What Makes a Dream Company? Probably Not What You Think

dream company

Let's face it: some days at work just stink.

That's not the likeliest first line in a blog about being happy at work. But it's relevant. Because they do (stink sometimes).

People who love their jobs don't love them all the time; happy employees aren't happy all the time.

But congenial workplaces have set the stage for unhappy to be a passing moment instead of a defining one. And a happy workplace (what people call a Dream Company) isn't an accident; our study of what employees define as a Dream Company shows these workplaces actually have pretty consistent formulas. Specifically, Dream Companies have cultures that support:

  1. Employee well-being
  2. Professional development
  3. Work/Life Balance
Yet there are other, ancillary ingredients in a happy workplace, and some might surprise you. Here, what you probably think tops the Dream Company experience...and how much each really rates.

The job

How much it rates: Not much.

Where people work is way more important to a Dream experience than what people do. "Our research," wrote Horizons Workforce Consulting's Lucy English, one of the authors of the Dream Company study, "shows that if employees feel that they're working in a dream company, they are 11 times more likely to stay in their organization for at least a year even if they are not in what they consider to be a 'dream job.'" It's the reason people with important and transferrable skills (IT, finance, marketing) can be so easily lured away by a more hospitable workplace.

Pay

How much it rates: Some.

Sure, money matters. But "If money were the sole condition for creating top employees," wrote Lucy, "your only response would be across-the-board raises." An entry-level employee will stay with an entry-level salary provided they feel great about the company and their potential to grow in it (see "professional development," above).

Trendy Perks

How much it rates: Not at all.

Ping-pong tables do not a Dream Company make. A recent Workforce article took an even harsher view: "There are organizations where once the luster wears off, employees begin to see that these benefits are simply camouflage over a toxic work environment." Ouch.

Well-Planned Meetings

How much it rates: Probably more than you think.

Productive meetings are the fourth most important thing on the list of Dream Company attributes - no surprise given how much time we all spend in conference rooms. But it's not about the meetings themselves. Well-planned meetings send another Dream Company vibe: that time is valued and respected. And a higher percentage of Dream Company employees say their time and work are indeed valued.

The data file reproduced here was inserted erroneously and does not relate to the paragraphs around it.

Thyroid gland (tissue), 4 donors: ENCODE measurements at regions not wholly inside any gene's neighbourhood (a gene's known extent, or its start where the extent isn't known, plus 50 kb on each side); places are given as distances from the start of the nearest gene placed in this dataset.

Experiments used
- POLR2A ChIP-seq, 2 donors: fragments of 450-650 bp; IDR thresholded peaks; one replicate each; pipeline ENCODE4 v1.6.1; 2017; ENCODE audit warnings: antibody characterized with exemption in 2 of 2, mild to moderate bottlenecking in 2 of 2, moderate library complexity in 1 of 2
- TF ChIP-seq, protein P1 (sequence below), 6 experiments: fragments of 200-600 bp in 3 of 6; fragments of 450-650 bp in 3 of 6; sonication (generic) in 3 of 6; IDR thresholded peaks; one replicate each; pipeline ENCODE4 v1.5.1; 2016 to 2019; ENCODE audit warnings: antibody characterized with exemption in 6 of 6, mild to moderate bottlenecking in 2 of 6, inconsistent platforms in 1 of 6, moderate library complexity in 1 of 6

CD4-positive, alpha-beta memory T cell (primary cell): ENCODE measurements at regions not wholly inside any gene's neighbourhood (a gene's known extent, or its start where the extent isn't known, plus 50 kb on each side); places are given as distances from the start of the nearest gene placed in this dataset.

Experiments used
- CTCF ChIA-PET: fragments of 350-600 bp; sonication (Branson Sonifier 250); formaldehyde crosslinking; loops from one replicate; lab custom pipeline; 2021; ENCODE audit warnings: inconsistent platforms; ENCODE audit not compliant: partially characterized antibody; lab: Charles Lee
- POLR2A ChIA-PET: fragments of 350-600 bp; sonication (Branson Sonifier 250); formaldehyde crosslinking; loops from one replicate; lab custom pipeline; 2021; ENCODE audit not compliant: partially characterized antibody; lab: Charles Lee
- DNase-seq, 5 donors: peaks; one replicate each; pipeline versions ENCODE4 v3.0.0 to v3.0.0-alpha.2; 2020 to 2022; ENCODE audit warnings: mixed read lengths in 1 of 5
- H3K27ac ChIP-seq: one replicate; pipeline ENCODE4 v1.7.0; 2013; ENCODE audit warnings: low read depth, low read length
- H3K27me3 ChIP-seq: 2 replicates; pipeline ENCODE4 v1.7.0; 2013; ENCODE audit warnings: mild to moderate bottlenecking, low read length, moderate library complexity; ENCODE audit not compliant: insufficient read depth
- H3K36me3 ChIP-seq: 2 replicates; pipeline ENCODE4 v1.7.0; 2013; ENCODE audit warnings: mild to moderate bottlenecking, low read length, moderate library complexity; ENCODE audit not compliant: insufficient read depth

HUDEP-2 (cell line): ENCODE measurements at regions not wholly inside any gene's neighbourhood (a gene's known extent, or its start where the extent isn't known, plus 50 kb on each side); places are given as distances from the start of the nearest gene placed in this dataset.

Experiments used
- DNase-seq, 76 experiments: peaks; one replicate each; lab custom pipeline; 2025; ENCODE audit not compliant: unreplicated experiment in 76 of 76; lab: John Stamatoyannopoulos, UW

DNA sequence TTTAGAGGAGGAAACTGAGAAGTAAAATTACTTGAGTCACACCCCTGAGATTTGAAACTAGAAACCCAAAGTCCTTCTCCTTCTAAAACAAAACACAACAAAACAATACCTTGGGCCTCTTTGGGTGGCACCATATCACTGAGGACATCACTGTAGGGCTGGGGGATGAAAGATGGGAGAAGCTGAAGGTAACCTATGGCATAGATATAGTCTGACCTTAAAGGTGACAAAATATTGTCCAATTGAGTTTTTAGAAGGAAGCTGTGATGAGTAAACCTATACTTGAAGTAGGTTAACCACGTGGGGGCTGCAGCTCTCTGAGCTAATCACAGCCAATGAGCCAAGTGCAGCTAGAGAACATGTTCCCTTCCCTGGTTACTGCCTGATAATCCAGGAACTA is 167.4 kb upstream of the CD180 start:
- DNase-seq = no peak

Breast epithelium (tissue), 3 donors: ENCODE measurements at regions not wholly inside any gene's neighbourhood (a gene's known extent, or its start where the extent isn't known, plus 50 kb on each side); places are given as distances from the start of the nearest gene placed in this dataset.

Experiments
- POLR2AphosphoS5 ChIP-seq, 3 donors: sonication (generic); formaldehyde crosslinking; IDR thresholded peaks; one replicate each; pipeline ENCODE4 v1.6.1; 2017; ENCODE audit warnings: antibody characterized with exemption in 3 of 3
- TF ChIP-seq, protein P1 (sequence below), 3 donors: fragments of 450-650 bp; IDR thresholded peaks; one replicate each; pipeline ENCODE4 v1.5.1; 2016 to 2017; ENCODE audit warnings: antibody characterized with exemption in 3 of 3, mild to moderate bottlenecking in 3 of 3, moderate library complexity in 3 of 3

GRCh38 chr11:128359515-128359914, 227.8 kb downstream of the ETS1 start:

Top-Tier Benefits

How much it rates: A lot.

Generous benefits (the good ones - flex time, tuition assistance, childcare) do matter, and Dream Companies offer more of them. Just as important, in the interest of preserving work/life balance (see #2, above), these companies ensure people can use their benefits - and more people at Dream Companies do.

Supportive Managers

How much it rates: A lot

Supportive policies mean nothing if they're not communicated down the line. And Dream Company managers are fully on board, and so are trusted by employees to deliver ethical behavior, the room to bring up personal issues, and so overall support for well-being (see #1, above).

What else? Numbers five and six on the Dream Company list of attributes are effective communication and the feeling that one's work is valued - all part of a recipe that makes people feel they are valued. And there's a lot in it for the company. "The rewards for becoming a Dream Company," wrote Lucy, "are more Dream Employees, and an overall workforce that's more engaged, committed, and likely to build careers with you."

Just as important - those employees will keep building those careers, even after one of those workdays...that maybe just stinks.  

Written by: Lisa Oppenheimer

About the Author

Lisa Oppenheimer at Bright Horizons

As Director, Brand Storytelling at Bright Horizons, Lisa writes “from the trenches” about the real life challenges of people in today’s workplaces: from the tensions of being a working mother, to working with millennials in the digital age, and everything in between. With a career ranging from freelance to full-time, Lisa brings a diverse employment background to her perspective.